(Natural News) The environmental disaster that was caused by the Fukushima-Daiichi nuclear power plant accident continues to persist, even today. While the mainstream media continues to push the belief that everything is just fine and dandy — this simply isn’t the whole truth.
Migratory fish, specifically bluefin tuna and albacore tuna, have tested positive for two radioactive isotopes that were released in the wake of Fukushima. While the National Oceanic And Atmospheric Administration claims that the levels of Cesium 134 and Cesium 137 found in these fish are “far and below levels that are considered cause for concern,” one just has to wonder: what about the other radioactive isotopes that were released? How can they be so sure that these isotopes, at any level, have no potential for harm? And how do we know that this situation isn’t going to get worse?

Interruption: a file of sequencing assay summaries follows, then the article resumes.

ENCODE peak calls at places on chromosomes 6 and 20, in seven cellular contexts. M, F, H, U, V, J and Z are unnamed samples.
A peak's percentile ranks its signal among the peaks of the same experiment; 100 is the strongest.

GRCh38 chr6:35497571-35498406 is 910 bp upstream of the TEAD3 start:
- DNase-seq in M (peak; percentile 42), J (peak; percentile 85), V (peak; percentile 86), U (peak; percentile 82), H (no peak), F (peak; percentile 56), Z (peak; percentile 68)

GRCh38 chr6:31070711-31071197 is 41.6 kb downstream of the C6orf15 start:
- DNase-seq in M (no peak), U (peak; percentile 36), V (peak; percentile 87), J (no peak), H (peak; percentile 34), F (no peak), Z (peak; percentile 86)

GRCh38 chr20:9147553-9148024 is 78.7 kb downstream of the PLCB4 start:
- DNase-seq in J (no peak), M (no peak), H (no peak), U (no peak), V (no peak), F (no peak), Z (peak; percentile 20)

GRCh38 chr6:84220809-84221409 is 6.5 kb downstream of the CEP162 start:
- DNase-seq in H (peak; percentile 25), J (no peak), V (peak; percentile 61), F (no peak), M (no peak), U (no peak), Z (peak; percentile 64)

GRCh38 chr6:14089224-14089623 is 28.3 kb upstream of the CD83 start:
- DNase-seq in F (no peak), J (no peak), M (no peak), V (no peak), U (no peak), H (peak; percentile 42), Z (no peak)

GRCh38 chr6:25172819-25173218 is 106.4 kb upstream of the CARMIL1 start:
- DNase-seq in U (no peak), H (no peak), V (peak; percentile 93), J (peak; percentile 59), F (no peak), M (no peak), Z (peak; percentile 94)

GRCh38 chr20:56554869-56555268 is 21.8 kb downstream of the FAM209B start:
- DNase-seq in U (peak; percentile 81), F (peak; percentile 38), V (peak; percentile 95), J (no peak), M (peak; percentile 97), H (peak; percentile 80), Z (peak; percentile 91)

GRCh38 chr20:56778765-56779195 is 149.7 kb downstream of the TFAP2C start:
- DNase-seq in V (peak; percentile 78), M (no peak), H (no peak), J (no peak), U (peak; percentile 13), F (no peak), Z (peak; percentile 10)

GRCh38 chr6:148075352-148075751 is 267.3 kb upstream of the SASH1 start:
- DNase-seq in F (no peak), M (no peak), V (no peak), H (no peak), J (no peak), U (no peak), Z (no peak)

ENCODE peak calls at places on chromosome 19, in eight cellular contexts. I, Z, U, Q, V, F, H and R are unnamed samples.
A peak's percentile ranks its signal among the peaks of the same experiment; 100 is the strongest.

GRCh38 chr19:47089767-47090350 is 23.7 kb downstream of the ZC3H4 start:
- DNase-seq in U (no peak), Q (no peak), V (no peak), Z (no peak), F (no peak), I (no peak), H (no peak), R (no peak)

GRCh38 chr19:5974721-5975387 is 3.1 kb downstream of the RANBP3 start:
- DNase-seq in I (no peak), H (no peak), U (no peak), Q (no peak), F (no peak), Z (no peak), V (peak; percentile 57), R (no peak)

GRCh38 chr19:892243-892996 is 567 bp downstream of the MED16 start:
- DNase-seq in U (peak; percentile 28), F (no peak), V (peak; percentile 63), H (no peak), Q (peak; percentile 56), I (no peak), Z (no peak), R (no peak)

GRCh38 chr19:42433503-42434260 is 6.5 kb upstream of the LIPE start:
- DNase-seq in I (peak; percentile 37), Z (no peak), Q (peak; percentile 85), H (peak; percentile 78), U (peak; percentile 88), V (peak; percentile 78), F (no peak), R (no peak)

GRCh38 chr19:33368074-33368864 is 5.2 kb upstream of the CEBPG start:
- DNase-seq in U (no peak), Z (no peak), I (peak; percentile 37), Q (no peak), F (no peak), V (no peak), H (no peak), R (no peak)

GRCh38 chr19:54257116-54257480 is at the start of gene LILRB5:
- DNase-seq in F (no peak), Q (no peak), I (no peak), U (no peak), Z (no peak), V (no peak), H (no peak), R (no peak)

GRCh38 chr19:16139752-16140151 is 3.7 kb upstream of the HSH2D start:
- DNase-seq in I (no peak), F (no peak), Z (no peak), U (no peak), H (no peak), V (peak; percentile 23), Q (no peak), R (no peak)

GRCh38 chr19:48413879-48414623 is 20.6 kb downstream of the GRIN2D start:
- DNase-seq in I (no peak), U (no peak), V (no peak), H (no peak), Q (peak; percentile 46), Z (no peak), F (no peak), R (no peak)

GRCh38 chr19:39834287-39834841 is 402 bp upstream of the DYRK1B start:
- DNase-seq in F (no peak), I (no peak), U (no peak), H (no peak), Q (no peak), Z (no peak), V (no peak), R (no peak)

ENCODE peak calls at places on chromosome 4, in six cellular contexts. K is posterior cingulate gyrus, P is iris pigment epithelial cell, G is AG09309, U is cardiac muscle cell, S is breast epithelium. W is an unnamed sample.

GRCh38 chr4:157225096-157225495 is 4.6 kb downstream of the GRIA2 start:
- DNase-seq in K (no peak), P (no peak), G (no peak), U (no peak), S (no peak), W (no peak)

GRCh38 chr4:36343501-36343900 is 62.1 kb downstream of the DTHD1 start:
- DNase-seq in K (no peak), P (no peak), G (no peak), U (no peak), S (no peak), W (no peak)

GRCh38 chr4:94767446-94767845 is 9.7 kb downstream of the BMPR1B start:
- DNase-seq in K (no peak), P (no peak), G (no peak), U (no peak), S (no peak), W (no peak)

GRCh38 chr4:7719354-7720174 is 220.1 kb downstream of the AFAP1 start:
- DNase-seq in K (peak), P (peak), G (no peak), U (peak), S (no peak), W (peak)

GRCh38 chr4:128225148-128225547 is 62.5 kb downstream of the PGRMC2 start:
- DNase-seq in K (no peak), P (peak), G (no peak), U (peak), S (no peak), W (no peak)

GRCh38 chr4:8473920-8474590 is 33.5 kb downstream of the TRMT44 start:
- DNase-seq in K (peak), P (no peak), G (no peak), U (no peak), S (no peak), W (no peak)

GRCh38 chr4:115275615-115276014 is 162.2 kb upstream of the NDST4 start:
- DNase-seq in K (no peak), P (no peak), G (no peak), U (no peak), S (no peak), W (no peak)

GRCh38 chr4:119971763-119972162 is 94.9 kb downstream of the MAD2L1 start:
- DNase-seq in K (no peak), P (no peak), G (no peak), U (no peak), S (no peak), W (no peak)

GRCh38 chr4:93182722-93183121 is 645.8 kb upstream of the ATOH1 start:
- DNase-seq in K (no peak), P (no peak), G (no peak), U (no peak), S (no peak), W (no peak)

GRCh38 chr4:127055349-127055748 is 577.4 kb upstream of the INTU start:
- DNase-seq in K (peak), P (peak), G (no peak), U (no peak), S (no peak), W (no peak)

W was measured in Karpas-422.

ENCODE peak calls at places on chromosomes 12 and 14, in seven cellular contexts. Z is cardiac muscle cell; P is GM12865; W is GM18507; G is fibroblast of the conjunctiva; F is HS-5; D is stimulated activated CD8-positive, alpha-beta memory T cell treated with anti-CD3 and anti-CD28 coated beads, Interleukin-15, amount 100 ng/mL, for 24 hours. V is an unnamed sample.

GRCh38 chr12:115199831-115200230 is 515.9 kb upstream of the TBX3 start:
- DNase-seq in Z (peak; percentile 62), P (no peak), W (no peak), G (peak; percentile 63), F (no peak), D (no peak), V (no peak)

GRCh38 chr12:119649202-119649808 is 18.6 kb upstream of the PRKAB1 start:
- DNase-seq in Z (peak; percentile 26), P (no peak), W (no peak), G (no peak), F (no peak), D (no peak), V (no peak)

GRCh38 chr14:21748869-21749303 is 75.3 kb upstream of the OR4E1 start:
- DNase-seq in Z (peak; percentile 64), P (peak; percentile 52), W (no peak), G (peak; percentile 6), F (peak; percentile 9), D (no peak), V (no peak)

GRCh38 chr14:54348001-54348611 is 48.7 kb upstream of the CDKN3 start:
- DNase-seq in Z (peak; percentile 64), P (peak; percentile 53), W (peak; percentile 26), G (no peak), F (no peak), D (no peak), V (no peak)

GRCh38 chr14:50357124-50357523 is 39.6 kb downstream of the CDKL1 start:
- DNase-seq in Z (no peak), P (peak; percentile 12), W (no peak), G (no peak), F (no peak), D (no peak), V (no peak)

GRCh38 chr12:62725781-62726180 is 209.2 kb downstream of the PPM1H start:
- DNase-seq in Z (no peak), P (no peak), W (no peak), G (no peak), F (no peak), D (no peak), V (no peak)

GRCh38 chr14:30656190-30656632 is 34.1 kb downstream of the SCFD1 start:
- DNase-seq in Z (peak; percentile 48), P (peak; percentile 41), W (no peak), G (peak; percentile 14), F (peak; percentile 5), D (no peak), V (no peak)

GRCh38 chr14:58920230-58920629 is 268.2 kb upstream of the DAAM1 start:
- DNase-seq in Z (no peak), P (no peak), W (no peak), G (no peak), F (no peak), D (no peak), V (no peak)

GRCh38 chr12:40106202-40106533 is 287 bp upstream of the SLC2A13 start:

Understanding radioactive isotopes
The two isotopes that have been declared present in West Coast fish are Cesium-134 and Cesium-137. Cesium-134 has a half-life of about two years, while Cesium-137 boasts a half-life of 30 years. The half-life is the rate at which a radionuclide breaks down to half its original atoms. The half-life is a time-based measurement that can appear in any increment from seconds to millions of years. This is important because it allows us to understand how long radioactive substances can persist in the environment.
The concern with these isotopes particularly in fish is the ability of Cesium-137 to accumulate in the tissue of fish, and potentially cause tissue accumulation of the radioactive isotope via consumption.
One thing that is rather interesting about this recent research is that there was no testing done for Strontium-90, another radioactive isotope that was released by the Fukushima accident. Strontium also has a lengthy half-life, of about 28 years. (Click to Article)